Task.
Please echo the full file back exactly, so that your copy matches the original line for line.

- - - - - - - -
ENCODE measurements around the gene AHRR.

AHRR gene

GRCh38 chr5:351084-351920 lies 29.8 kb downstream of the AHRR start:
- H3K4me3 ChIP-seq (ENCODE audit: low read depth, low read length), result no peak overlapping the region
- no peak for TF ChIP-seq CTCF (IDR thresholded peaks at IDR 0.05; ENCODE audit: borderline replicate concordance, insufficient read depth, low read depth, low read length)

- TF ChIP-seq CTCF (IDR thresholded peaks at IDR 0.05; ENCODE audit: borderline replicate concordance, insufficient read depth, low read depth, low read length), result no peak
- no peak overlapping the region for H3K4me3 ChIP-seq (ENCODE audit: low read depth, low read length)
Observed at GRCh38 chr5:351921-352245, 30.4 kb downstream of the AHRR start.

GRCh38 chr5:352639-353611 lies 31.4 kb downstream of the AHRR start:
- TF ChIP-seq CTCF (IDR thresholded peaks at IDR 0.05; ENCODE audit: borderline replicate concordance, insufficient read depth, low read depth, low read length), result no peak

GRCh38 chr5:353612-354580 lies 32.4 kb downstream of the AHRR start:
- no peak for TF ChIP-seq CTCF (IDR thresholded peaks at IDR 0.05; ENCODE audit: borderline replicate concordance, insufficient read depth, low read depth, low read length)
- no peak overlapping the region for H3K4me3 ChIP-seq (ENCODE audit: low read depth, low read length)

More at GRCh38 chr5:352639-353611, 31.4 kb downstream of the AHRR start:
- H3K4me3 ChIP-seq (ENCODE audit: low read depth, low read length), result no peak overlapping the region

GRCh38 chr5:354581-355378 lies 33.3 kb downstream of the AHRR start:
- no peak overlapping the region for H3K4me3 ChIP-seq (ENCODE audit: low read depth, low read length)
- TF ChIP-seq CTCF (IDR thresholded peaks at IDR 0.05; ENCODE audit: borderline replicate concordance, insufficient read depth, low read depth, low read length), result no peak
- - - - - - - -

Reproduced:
ENCODE measurements around the gene AHRR.

AHRR gene

GRCh38 chr5:351084-351920 lies 29.8 kb downstream of the AHRR start:
- H3K4me3 ChIP-seq (ENCODE audit: low read depth, low read length), result no peak overlapping the region
- no peak for TF ChIP-seq CTCF (IDR thresholded peaks at IDR 0.05; ENCODE audit: borderline replicate concordance, insufficient read depth, low read depth, low read length)

- TF ChIP-seq CTCF (IDR thresholded peaks at IDR 0.05; ENCODE audit: borderline replicate concordance, insufficient read depth, low read depth, low read length), result no peak
- no peak overlapping the region for H3K4me3 ChIP-seq (ENCODE audit: low read depth, low read length)
Observed at GRCh38 chr5:351921-352245, 30.4 kb downstream of the AHRR start.

GRCh38 chr5:352639-353611 lies 31.4 kb downstream of the AHRR start:
- TF ChIP-seq CTCF (IDR thresholded peaks at IDR 0.05; ENCODE audit: borderline replicate concordance, insufficient read depth, low read depth, low read length), result no peak

GRCh38 chr5:353612-354580 lies 32.4 kb downstream of the AHRR start:
- no peak for TF ChIP-seq CTCF (IDR thresholded peaks at IDR 0.05; ENCODE audit: borderline replicate concordance, insufficient read depth, low read depth, low read length)
- no peak overlapping the region for H3K4me3 ChIP-seq (ENCODE audit: low read depth, low read length)

More at GRCh38 chr5:352639-353611, 31.4 kb downstream of the AHRR start:
- H3K4me3 ChIP-seq (ENCODE audit: low read depth, low read length), result no peak overlapping the region

GRCh38 chr5:354581-355378 lies 33.3 kb downstream of the AHRR start:
- no peak overlapping the region for H3K4me3 ChIP-seq (ENCODE audit: low read depth, low read length)
- TF ChIP-seq CTCF (IDR thresholded peaks at IDR 0.05; ENCODE audit: borderline replicate concordance, insufficient read depth, low read depth, low read length), result no peak